Silver Dollar Lake, Colorado
Although the average yearly snowfall at Silver Dollar Lake, Colorado isn't too dramatic, on the 14th April 1921 this area witnessed the largest amount of snow in a single day in US history. Records show that the snow began at 2:30pm, by the afternoon of the following day 75.8 inches had fallen and by the time the storm subsided an astounding 87 inches of snow had fallen!
Syrcause, New York
Due to the nor'easter snow and lake effect from the nearby Lake Ontario, Syracuse in the state of New York takes the crown of 'America's Snowiest City'. The city, with a population of over 140,000 has received an average of 115.6 inches per year in recent times and has a massive record snowfall of 192.1 inches in a single year. The state of New York in general is the snowiest state in the US, of the 15 cities with the highest annual snowfall, 10 of them are situated in New York.
Even Europe doesn't miss out on monster snow, check out this wall of snow on the Grobglockner Pass going into Croatia.
Here are the official stats for the snowiest places in America:
The top 10 highest average annual snowfall per year:
* 1. Rainer Paradise Ranger Station, Washington - 676 inches
* 2. Mt. Baker Ski Area, Washington - 647 inches
* 3. Valdez, Alaska - 326 inches
* 4. Mt. Washington, New Hampshire - 261 inches
* 5. Blue Canyon, California - 240 inches
* 6. Yakutat, Alaska - 191 inches
* 7. Marquette, Michigan - 144 inches
* 8. Syracuse, New York - 118 inches
* 9. Sault Ste Marie, Michigan - 117 inches
* 10. Talkeetna, Alaska - 115 inches
The largest annual snowfall for America's 10 snowiest states:
* Thomson Pass, Alaska - 974 inches between 1952 & 1953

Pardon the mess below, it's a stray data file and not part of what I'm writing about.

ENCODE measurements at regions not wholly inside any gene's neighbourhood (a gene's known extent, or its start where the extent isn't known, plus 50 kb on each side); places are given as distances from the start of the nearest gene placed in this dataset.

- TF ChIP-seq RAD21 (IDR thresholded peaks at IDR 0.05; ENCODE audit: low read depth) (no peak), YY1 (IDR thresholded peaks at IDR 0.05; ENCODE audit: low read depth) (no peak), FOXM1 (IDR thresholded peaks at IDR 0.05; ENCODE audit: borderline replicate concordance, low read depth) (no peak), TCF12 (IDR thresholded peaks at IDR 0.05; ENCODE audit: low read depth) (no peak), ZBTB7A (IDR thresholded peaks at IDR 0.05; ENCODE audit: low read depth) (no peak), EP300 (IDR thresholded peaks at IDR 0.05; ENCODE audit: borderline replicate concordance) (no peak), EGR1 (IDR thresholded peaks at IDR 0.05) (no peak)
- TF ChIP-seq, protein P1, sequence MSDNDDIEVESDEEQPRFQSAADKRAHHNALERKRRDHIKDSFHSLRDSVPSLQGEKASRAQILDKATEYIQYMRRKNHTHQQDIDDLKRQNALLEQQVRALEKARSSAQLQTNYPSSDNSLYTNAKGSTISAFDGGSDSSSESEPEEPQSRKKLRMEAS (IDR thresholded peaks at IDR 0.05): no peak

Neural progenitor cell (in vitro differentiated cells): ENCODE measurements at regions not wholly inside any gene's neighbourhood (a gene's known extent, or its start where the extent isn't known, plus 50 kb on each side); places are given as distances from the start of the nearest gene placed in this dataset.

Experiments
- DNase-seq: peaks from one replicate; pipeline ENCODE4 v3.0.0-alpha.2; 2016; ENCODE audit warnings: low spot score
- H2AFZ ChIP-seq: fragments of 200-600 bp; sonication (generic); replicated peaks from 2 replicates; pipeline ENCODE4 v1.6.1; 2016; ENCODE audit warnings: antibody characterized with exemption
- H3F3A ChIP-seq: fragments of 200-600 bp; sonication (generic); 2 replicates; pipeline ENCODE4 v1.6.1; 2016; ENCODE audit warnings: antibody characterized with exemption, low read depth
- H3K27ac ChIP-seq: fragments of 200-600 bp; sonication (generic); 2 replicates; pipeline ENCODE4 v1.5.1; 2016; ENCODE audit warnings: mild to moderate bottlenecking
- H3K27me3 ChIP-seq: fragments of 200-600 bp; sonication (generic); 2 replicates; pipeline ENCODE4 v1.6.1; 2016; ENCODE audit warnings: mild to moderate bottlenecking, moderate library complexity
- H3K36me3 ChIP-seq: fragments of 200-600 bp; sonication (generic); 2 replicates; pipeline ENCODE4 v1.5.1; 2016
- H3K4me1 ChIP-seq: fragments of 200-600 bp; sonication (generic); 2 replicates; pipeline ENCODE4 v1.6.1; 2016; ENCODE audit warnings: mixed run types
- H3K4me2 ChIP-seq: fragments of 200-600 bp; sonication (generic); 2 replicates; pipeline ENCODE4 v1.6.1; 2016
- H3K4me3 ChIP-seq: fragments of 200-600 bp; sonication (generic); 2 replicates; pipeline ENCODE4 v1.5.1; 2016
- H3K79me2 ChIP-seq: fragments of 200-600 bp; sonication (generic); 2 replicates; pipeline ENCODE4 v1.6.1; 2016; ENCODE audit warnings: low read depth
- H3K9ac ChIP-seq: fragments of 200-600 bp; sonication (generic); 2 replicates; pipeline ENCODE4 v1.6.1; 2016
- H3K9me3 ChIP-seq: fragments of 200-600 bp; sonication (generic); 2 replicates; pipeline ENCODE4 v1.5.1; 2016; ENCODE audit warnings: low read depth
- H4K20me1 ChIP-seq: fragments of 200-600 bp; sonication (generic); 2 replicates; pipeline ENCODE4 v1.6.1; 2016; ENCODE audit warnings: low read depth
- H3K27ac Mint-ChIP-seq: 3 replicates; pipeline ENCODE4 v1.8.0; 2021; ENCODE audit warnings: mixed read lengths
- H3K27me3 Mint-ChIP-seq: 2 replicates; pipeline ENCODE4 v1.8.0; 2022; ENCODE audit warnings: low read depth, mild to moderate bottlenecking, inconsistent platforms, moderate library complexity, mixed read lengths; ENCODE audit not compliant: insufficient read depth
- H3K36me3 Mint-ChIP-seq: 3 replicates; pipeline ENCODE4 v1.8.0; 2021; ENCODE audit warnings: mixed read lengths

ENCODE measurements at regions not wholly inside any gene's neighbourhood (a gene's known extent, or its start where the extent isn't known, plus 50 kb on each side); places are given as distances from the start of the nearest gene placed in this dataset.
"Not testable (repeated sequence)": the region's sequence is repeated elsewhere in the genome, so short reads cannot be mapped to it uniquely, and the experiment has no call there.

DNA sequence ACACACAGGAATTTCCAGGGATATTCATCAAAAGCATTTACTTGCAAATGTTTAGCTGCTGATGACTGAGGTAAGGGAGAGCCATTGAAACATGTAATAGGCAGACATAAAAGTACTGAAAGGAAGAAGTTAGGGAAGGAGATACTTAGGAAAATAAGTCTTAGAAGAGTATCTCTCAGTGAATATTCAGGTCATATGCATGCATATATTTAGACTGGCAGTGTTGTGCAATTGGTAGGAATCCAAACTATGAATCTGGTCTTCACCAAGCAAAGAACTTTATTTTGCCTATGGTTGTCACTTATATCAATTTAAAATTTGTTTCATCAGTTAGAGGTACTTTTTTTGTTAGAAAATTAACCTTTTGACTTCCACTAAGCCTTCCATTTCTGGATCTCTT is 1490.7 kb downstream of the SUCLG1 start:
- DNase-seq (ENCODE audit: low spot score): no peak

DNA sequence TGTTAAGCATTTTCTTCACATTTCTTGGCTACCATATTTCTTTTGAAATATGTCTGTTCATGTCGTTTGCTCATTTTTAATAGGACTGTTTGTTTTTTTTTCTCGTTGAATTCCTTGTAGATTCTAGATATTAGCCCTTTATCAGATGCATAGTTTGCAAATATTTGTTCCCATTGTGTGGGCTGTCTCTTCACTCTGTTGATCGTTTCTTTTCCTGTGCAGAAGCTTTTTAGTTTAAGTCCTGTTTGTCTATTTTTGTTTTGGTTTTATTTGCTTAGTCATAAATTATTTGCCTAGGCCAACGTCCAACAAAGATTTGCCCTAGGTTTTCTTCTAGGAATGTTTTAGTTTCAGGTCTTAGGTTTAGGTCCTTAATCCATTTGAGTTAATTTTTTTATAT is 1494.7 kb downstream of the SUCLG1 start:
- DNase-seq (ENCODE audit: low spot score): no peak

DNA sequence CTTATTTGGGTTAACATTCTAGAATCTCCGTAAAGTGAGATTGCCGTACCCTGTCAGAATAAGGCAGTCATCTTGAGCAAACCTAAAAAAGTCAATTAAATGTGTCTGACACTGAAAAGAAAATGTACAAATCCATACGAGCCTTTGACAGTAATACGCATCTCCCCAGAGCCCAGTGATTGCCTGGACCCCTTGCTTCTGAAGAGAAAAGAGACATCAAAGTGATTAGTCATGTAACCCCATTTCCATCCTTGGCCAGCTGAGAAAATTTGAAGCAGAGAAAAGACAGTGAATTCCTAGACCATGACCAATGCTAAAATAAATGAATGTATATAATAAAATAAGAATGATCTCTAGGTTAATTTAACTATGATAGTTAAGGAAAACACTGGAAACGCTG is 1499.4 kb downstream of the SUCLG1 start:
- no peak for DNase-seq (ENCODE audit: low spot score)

* Crater Lake National Park, Oregon - 822 inches between 1948 & 1949
* Alta, Utah - 811 inches between 1983 & 1984
* Echo Summit, California - 747 inches between 1982 & 1983
* Stevens Pass, Washington - 621 inches between 1964 & 1965
* Wolf Creek Pass, Colorado - 520 inches between 1947 & 1948
* Snake River, Wyoming - 382 inches between 1975 & 1976
* Roland West Portal, Idaho - 380 inches between 1945 & 1946
* Hooker 12 NNW, New York - 380 inches between 1978 & 1979
* Summit, Montana - 369 inches between 1942 & 1943
Heaviest snowfall in a single day:
* 1. Georgetown, Colorado - 63 inches on 04/12/1913
* 2. Thompson Pass, Alaska - 62 inches on 29/12/1955
* 3. Giant Forest, California - 60 inches on 19/01/1933
* 4. Millegan, Montana - 48 inches on 27/12/2003
* 5. Gunn's Ranch, Washington - 48 inches on 21/01/1935
* 6. Deadwood, South Dakota - 47 inches on 14/03/1973
* 7. Watertown, New York - 45 inches on 15/11/1900
* 8. Cannon Mountain, New Hampshire - 41 inches on 04/12/1963
* 9. Heber Ranger Station, Arizona - 38 inches on 14/12/1967
* 10. Morgantown, Pennsylvania - 38 inches on 20/03/1958